Soon thereafter, the fourth district issued an opinion in Schneider v. State, 700 So.2d 1239 (Fla. 4th DCA 1997). In that case, the defendant was charged in multiple counts with violating section 827.071(5). The evidence reflected that the defendant induced two boys, ages 12 and 13, to pose for a photographic session in the nude and engage in sexual acts with each other. The police later confiscated the defendant's camera with undeveloped film in it. The subsequently developed film depicted nine pictures of the boys in sexual positions. In addressing the question of whether the state had improperly charged the defendant for possession of each of the nine pictures, the court ruled:
We affirm [defendant's] conviction and sentence on multiple counts, including nine counts of possessing material that includes sexual performance by a child․ The statute is unambiguous. We construe it, applying plain and ordinary meaning to its wording. [Citation omitted.] The statutory language is both clear and applicable. The dictionary lends further credence to our construction. Webster's defines the term photograph as ‘a picture or likeness obtained by photography’ with the root word photography defined as the ‘the art or process of producing images on a sensitized surface (as a film) by the action of radiant energy and esp. light.’ Merriam Webster's Collegiate Dictionary 857 (10th ed.1993). ․ Hence, by definition, a photograph is the exposure of the film at the time the picture is snapped. A hard copy of the photograph is a print and the developed film would be a negative․ This court has recently recognized that possession a computer image of child pornography is punishable under this statute. State v. Cohen, 696 So.2d 435 (Fla. 4th DCA 1997). Much of the reasoning in that opinion is applicable here.
Id. at 1239-40.
Review of the rulings set forth in these two cases support the position asserted by the state that the filing of separate charges against Mr. Farnham for his possession of both the entire A:/pictures.zip file and the individual images contained in the 18 disks which composed the A:/pictures.zip file was authorized because both offenses fall either within the definition of the term “presentation” or the term “representation” for purposes of the statute. Furthermore, as the fourth district noted in Cohen, the expressed legislative intent behind enacting section 827.071 was to make “the possession of one single depiction illegal.” Cohen at 438 n. 6. Accordingly, we reverse the order of the trial court dismissing counts 19 through 105 of the amended information and remand this matter to the trial court for further proceedings.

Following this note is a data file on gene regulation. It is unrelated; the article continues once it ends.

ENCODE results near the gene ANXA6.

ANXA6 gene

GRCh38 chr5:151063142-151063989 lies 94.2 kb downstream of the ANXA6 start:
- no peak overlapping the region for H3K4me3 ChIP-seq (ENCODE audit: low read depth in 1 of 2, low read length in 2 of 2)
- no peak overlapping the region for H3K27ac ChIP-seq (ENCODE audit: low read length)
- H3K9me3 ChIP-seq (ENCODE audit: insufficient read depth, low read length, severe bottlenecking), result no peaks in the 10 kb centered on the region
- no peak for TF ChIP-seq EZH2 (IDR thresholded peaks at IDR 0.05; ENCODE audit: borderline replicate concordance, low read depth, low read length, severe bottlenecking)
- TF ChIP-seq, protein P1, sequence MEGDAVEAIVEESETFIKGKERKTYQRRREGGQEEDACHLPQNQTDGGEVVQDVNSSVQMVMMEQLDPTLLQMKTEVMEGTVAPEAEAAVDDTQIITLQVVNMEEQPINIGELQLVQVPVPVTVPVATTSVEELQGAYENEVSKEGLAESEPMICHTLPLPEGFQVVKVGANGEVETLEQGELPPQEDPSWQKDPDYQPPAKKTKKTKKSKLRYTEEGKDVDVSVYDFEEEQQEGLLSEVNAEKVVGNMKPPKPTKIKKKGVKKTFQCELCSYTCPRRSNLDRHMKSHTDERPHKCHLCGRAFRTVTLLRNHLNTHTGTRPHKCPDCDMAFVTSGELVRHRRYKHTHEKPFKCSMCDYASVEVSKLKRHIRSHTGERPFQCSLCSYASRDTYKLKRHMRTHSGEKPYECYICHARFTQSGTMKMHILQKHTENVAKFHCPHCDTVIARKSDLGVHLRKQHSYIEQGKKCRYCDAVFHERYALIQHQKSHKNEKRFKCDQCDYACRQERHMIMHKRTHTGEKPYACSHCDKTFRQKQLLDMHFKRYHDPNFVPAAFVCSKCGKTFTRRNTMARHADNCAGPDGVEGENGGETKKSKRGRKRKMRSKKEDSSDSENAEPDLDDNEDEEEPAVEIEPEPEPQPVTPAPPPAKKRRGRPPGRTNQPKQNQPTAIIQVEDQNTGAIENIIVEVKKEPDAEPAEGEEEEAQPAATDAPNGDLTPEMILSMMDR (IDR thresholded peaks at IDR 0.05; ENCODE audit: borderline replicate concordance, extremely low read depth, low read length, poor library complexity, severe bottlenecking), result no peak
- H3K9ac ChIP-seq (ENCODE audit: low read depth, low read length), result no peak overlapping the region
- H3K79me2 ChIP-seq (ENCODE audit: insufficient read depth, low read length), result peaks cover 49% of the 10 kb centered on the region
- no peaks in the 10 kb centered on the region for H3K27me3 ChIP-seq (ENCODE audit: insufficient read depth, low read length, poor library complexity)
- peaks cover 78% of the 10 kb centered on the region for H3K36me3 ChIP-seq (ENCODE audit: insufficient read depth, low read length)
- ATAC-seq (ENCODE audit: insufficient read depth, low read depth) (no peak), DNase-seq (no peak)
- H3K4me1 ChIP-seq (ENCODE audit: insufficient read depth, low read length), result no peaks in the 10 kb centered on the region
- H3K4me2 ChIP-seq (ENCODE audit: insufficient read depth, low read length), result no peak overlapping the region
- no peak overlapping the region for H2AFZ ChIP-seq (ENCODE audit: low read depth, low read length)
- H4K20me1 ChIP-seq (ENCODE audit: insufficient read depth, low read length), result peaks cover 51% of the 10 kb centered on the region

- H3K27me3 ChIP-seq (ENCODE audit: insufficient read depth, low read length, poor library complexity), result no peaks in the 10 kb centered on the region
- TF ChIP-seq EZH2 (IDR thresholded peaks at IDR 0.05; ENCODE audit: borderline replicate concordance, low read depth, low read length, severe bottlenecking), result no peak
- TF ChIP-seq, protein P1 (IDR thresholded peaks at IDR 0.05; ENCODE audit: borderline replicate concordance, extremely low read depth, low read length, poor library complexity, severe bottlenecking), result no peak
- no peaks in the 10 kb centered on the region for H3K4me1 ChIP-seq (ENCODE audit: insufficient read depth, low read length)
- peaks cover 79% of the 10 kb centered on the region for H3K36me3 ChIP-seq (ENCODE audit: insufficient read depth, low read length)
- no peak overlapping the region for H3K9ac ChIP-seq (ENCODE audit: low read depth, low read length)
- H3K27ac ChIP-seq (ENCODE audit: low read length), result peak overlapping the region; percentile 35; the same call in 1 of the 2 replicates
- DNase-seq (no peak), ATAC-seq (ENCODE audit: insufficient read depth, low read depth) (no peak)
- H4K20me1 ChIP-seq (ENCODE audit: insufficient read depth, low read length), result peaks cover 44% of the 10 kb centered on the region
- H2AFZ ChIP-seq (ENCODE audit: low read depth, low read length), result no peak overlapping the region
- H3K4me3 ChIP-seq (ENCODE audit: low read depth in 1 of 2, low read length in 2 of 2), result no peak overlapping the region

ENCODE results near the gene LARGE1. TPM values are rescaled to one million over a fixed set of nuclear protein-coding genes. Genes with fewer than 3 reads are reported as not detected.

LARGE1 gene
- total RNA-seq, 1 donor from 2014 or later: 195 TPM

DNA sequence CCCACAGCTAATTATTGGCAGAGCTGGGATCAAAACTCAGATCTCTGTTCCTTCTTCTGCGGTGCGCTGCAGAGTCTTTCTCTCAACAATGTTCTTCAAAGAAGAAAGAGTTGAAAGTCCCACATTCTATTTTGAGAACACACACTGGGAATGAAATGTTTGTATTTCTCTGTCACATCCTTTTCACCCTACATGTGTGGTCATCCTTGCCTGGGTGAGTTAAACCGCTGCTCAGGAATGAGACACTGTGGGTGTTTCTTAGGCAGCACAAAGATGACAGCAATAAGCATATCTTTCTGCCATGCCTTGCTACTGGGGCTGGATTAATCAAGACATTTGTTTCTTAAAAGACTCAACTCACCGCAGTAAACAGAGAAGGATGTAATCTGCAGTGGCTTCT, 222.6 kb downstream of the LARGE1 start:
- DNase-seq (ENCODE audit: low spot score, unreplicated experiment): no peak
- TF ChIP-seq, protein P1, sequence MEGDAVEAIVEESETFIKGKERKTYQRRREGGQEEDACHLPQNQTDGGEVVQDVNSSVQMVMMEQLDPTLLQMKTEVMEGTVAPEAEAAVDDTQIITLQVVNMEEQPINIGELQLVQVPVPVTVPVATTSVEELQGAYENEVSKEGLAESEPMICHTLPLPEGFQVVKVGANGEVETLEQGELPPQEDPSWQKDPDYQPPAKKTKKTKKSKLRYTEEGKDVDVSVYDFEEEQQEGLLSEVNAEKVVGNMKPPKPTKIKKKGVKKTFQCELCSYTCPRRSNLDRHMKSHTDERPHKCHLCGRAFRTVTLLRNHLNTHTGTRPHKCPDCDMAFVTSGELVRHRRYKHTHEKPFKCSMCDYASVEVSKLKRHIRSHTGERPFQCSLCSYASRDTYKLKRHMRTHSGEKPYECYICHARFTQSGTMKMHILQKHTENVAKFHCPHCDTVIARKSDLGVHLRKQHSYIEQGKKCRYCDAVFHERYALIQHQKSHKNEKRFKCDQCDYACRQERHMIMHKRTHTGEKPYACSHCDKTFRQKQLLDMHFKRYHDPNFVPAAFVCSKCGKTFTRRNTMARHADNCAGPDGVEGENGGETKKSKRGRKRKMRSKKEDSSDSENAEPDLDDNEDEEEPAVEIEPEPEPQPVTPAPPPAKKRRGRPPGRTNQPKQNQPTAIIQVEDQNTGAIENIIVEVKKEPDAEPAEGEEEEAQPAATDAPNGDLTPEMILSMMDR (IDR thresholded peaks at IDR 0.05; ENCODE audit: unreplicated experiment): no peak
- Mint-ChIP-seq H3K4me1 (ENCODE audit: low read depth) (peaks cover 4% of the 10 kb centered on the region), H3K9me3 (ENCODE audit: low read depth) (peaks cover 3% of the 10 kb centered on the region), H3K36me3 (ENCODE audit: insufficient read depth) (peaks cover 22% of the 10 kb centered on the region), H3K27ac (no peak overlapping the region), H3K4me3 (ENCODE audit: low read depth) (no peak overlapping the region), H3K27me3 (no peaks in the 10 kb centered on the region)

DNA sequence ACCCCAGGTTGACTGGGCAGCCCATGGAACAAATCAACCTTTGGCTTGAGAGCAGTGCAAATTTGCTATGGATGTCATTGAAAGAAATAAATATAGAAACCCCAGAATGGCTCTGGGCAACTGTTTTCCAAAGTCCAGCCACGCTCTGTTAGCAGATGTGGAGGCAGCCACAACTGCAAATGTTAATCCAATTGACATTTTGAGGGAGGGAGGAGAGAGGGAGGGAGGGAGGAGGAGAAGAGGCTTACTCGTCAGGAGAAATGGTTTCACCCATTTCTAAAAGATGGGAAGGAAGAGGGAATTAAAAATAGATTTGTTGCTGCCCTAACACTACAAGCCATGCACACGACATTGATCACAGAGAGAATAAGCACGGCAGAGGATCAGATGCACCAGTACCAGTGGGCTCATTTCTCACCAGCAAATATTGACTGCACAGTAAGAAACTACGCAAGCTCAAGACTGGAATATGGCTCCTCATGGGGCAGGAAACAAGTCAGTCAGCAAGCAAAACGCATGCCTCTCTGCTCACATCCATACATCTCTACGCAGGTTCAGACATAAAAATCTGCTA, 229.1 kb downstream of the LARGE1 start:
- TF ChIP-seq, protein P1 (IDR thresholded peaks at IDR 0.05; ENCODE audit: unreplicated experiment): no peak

In closing, we note that on cross-appeal Mr. Farnham argued that the trial court erred in granting the state leave to file an amended information to add 18 additional counts regarding his possession of the A:/pictures.zip file. This claim of error has been mooted by the fact that the trial court's dismissal order must be reversed.
REVERSED and REMANDED for further proceedings.
1. It should be noted that the alternative basis of Mr. Farnham's dismissal motion was the argument that counts 20 through 105 of the state's amended information violated his right to be free from double jeopardy. However, our courts have ruled that a dismissal of charges based upon double jeopardy is premature because jeopardy has not attached. See State v. Keith, 732 So.2d 9, 10 n. 1 (Fla. 3d DCA 1999). Accordingly, the court's dismissal order cannot be sustained based upon a double jeopardy theory.
THOMPSON, J., and ORFINGER, M., Senior Judge, concur.
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Docket No: No. 5D98-3335.
Decided: January 07, 2000
Court: District Court of Appeal of Florida,Fifth District.